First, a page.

CHICAGO (WLS) -- An icon for African-American women in business has passed away.
Bettiann Gardner passed away at the age of 93 earlier this month.
She, along with her husband, founded the "Soft Sheen" hair care company in 1964, running it out of the basement of their South Side Chicago home.
The impact of her life went beyond hair care.
With the passing of Gardner, Chicago has lost one of its icons.
Most knew the trailblazer as a successful businesswoman and patron of the arts. Terri Gardnee knew her first as mom.
"Mom was not someone you would easily forget," Terri said.
Bettiann died Dec. 19 from complications of Alzheimer's disease.
Her husband Ed Gardner died in March. Their hair care company is one of the largest African-American owned hair care manufacturing companies in the United States.
"I think ,in a very quiet way, she broke a lot of things down," Terri said.
From humble, working class roots, Bettiann was born and raised in Chicago.
She and her husband had four children and started their Black hair care empire while Ed worked as an assistant principal with the Chicago Public Schools.
"I guess we thought it was normal to have a business in your basement," Terri said.
With nearly a thousand employees at its 87th Street headquarters, Soft Sheen helped redefine the beauty industry for people of color.
The Gardeners sold the company to cosmetics giant L'Oréal in 1998.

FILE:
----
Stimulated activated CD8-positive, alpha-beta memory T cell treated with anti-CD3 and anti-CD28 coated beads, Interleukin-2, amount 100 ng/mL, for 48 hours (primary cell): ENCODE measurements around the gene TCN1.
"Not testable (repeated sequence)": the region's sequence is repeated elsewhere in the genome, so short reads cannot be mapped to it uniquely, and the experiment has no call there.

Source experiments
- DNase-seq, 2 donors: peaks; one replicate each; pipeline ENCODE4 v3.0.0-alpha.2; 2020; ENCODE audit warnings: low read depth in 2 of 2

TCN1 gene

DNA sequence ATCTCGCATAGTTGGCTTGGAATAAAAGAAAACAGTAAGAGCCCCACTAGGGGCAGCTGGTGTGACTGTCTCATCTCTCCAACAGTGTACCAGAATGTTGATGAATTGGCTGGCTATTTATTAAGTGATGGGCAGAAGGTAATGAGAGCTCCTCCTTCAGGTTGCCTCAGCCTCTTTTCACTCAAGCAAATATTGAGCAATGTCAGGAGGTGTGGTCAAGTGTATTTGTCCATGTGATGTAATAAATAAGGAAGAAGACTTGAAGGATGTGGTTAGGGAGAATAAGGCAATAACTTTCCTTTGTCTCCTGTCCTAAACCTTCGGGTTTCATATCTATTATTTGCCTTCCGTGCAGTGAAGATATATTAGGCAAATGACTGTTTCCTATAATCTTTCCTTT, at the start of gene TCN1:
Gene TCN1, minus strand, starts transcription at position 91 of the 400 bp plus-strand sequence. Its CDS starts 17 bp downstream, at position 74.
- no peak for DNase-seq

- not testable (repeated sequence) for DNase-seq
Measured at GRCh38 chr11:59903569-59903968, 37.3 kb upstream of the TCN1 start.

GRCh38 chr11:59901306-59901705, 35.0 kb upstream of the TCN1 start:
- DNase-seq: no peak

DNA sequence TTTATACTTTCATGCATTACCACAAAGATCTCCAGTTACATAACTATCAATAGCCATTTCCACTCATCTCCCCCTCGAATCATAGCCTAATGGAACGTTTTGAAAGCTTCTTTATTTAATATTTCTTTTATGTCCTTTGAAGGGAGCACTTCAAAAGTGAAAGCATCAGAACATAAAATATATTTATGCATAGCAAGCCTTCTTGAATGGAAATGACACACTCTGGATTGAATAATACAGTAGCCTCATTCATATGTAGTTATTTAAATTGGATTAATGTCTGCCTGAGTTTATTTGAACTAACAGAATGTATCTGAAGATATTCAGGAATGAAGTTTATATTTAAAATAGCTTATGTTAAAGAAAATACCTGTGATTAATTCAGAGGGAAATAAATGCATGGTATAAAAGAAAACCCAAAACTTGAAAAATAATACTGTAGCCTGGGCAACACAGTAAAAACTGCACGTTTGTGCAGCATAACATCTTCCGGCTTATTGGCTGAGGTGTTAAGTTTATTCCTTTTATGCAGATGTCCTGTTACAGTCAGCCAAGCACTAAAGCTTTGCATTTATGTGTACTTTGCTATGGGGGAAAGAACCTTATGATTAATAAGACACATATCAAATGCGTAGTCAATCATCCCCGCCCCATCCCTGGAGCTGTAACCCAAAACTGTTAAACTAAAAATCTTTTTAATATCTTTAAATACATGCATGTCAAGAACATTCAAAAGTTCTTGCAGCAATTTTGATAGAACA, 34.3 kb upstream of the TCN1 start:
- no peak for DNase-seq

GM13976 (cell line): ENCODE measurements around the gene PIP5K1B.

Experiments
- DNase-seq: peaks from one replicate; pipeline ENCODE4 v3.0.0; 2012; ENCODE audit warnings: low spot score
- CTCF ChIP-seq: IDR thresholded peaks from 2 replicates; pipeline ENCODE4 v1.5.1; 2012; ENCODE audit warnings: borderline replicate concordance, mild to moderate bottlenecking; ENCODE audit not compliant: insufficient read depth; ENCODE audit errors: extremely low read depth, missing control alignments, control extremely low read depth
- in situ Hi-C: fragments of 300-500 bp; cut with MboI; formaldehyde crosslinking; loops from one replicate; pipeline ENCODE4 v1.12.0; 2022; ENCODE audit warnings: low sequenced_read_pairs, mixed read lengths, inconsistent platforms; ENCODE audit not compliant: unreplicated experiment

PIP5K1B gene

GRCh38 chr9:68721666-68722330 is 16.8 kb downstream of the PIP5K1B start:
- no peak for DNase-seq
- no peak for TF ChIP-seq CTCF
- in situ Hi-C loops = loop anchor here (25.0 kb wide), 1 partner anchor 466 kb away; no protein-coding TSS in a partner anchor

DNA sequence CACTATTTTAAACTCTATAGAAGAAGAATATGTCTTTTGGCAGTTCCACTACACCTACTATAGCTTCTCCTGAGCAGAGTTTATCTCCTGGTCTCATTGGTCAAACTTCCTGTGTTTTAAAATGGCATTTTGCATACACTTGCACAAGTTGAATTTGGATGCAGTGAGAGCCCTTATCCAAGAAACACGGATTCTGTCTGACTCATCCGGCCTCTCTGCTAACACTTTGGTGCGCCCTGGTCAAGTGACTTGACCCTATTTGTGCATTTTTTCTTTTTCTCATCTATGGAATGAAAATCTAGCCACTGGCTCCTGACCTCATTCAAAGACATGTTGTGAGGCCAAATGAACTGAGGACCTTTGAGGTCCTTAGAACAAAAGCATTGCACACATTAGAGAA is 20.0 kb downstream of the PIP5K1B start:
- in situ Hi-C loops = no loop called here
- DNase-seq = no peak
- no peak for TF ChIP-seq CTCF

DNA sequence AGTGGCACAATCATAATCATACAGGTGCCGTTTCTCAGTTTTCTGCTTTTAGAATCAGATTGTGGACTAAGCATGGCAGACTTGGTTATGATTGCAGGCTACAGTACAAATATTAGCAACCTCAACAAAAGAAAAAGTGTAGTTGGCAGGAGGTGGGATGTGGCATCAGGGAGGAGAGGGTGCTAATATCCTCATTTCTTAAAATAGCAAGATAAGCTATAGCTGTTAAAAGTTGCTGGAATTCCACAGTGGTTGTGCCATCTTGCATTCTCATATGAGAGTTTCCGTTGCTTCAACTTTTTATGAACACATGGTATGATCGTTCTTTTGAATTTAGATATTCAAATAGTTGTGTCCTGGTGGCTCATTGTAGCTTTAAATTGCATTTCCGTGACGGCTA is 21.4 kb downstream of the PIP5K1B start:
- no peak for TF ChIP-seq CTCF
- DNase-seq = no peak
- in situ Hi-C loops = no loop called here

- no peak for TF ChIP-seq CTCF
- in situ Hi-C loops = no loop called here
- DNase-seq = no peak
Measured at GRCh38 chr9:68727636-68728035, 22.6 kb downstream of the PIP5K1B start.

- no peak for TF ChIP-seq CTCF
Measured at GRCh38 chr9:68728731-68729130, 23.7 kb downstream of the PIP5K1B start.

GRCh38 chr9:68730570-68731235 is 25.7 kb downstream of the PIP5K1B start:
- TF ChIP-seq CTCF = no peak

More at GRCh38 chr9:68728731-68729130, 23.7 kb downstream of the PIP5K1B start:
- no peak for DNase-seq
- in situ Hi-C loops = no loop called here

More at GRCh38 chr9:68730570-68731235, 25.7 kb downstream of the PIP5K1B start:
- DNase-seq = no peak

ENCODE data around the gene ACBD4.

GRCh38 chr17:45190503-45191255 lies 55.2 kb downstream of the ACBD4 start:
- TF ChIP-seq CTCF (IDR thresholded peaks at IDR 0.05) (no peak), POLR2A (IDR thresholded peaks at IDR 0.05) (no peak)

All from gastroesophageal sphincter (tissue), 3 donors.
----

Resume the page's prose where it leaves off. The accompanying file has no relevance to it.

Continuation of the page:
However the history maker wasn't done leaving her mark.
The Gardners bought a share of the Chicago Bulls in the 1980s, making Bettiann the first-ever female co-owner of the team.
"She loved going to the games, and she and my dad rarely missed a game when they were able to go," Terri said.
In 1987, Bettiann and her husband bought and renovated the shuttered Avalon Theater, reopening it as the New Regal Theater.
She was also a founding member of the Chicago Sinfonietta, an orchestra that features female and musicians of color.
While in recent years, Gardner's life was more private, her impact in the worlds of business, philanthropy and the arts, and her message to working mothers and women, will never be forgotten.
"You can do these things," Terri said. "It takes effort. It takes energy. It takes perseverance, but she was able to do those things."
In addition to Terri Gardner and her siblings, Bettiann is survived by her grandchildren and a great-grand child.
Funeral services will be private.